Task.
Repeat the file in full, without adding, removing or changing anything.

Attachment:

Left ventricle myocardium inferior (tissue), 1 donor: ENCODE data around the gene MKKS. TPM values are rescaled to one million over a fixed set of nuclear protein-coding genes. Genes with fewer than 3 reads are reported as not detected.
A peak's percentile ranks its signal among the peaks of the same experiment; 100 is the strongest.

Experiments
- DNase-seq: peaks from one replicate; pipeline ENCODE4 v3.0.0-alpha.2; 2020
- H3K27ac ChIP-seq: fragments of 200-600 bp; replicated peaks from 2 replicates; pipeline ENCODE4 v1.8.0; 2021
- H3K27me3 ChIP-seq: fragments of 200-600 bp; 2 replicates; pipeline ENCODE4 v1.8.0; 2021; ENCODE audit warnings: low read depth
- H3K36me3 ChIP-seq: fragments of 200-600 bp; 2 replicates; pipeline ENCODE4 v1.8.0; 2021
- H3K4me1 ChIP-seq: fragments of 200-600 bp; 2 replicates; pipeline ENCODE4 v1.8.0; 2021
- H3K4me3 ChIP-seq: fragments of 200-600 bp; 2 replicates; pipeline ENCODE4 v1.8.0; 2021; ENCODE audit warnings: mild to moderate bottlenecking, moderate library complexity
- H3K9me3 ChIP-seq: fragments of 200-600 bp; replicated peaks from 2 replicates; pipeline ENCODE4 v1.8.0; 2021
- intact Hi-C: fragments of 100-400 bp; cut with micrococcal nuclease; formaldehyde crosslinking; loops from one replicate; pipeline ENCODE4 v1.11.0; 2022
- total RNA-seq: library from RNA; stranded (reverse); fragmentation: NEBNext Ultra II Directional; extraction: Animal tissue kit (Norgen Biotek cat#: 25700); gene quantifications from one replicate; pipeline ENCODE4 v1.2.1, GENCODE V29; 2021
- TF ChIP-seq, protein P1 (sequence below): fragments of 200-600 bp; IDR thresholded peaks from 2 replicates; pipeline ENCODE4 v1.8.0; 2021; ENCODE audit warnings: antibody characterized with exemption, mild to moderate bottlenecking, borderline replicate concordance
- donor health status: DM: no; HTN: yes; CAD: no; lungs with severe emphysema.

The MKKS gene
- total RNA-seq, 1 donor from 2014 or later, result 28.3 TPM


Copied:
Left ventricle myocardium inferior (tissue), 1 donor: ENCODE data around the gene MKKS. TPM values are rescaled to one million over a fixed set of nuclear protein-coding genes. Genes with fewer than 3 reads are reported as not detected.
A peak's percentile ranks its signal among the peaks of the same experiment; 100 is the strongest.

Experiments
- DNase-seq: peaks from one replicate; pipeline ENCODE4 v3.0.0-alpha.2; 2020
- H3K27ac ChIP-seq: fragments of 200-600 bp; replicated peaks from 2 replicates; pipeline ENCODE4 v1.8.0; 2021
- H3K27me3 ChIP-seq: fragments of 200-600 bp; 2 replicates; pipeline ENCODE4 v1.8.0; 2021; ENCODE audit warnings: low read depth
- H3K36me3 ChIP-seq: fragments of 200-600 bp; 2 replicates; pipeline ENCODE4 v1.8.0; 2021
- H3K4me1 ChIP-seq: fragments of 200-600 bp; 2 replicates; pipeline ENCODE4 v1.8.0; 2021
- H3K4me3 ChIP-seq: fragments of 200-600 bp; 2 replicates; pipeline ENCODE4 v1.8.0; 2021; ENCODE audit warnings: mild to moderate bottlenecking, moderate library complexity
- H3K9me3 ChIP-seq: fragments of 200-600 bp; replicated peaks from 2 replicates; pipeline ENCODE4 v1.8.0; 2021
- intact Hi-C: fragments of 100-400 bp; cut with micrococcal nuclease; formaldehyde crosslinking; loops from one replicate; pipeline ENCODE4 v1.11.0; 2022
- total RNA-seq: library from RNA; stranded (reverse); fragmentation: NEBNext Ultra II Directional; extraction: Animal tissue kit (Norgen Biotek cat#: 25700); gene quantifications from one replicate; pipeline ENCODE4 v1.2.1, GENCODE V29; 2021
- TF ChIP-seq, protein P1 (sequence below): fragments of 200-600 bp; IDR thresholded peaks from 2 replicates; pipeline ENCODE4 v1.8.0; 2021; ENCODE audit warnings: antibody characterized with exemption, mild to moderate bottlenecking, borderline replicate concordance
- donor health status: DM: no; HTN: yes; CAD: no; lungs with severe emphysema.

The MKKS gene
- total RNA-seq, 1 donor from 2014 or later, result 28.3 TPM